The Collaborative Leader

Jay Seifert
Sep 4, 2013 08:04 AM
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Jay Seifert, Guest ColumnistJay Seifert is the co-founder of LoneStart Wellness. He is a pioneer in applying established principles of social neuroscience and behavioral economics to individual and organizational “wellness.” His strategy is specifically designed to improve the health and well-being of those individuals most at risk for preventable chronic illness but least likely to participate in traditional “diet and exercise” programs. He is a monthly wellness guest columnist and you can see his columns in the first NCHN e-News of the month or right here on the blog.

The Collaborative Leader

OK, just what does that mean?  Over the past six months, these posts have discussed a number of attributes usually ascribed to an effective leader.  Being collaborative hasn’t been one of them.  In fact, one of the meanings of the word “collaborator” is “someone who willingly assists an enemy of one’s country.”  Not very leader-like.

But here’s something interesting.  We just celebrated Labor Day and the word “collaborate” comes from the Latin com + laborare which means “to labor together.”  And since collaboration will be a recurring theme at this year’s NCHN Leadership Summit, this seemed like an opportunity too good to pass up.  And, on top of that, Diana Nyad just completed her historic Cuba-to-Florida 110-mile swim.  Not only did the 64 year-old proclaim and demonstrate that she’s in her prime (something that ought to gladden the hearts of all of us over the age of 50), as she walked on shore she said:

"I got three messages.  One is we should never, ever give up. Two is you are never too old to chase your dreams.  Three is it looks like a solitary sport, but it's a team."

In other words, it was a collaborative effort.  So, based on all of the above, let’s see how big a stretch we have to make to connect the ability to collaborate with effective leadership.

As it turns out, not much of a stretch at all.  The idea of Collaborative Leadership originated in the 1990’s in reference to emerging strategic alliances between private corporations and public sector organizations.  Those leaders were able to deliver results across traditional boundaries and do so in a way that would create value, deliver social benefit and generate wealth.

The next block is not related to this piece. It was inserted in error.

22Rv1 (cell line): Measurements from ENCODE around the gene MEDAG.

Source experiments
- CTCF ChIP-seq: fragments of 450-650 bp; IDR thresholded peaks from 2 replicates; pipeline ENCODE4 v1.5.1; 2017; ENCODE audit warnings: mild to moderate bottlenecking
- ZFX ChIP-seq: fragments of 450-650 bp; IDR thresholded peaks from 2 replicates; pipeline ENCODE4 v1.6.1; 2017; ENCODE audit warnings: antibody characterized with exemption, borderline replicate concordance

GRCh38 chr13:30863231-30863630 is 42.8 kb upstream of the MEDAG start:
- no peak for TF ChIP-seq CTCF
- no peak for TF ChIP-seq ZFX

Today’s network leader has an opportunity to do just that.  By working effectively (collaborating) with both private and public stakeholders, they are uniquely situated to assume a leadership role in addressing an issue that is having a profound impact on their organizations, their partners and the communities they serve—our escalating healthcare cost crisis.  More importantly, they have the ability to do so in a way that will deliver multiple tangible and lasting benefits to their network.

“And just where do I find the time to do all of this?” you ask.  Very fair question given the multiple challenges facing today’s networks and their partners.  And the answer is the same one we give our Team Esteem Challenge participants: 

  • Ask yourself what will happen if you take no action.
  • Be mindful of the opportunities to make modest but meaningful improvements in a few low-risk, high-return behaviors.
  • Use these initial achievements to provide the self-belief that further achievements are possible.
  • Create an environment that fosters well-being so healthier behaviors can be learned, adopted, shared and sustained.

If this sounds too good to be true, I invite you to attend our session, "How Leading By Learning In the Face of Mounting Obstacles Makes For An Awesome Leader," on October 1st at this year’s NCHN Leadership Summit  You’ll have an opportunity to be a part of the NCHN / LoneStartNow Collaboration to demonstrate to your network and your partners, other NCHN members, the communities you serve and anyone else who cares about the declining health status of our nation just what can be accomplished if we heed the wise words of Margaret Mead: 

“Never doubt that a small group of thoughtful,
Committed citizens can change the world. 
It is the only thing that ever has.”

If you have questions or issues you would like us to address in this column, contact: Jay Seifert at 512-894-3440 or   

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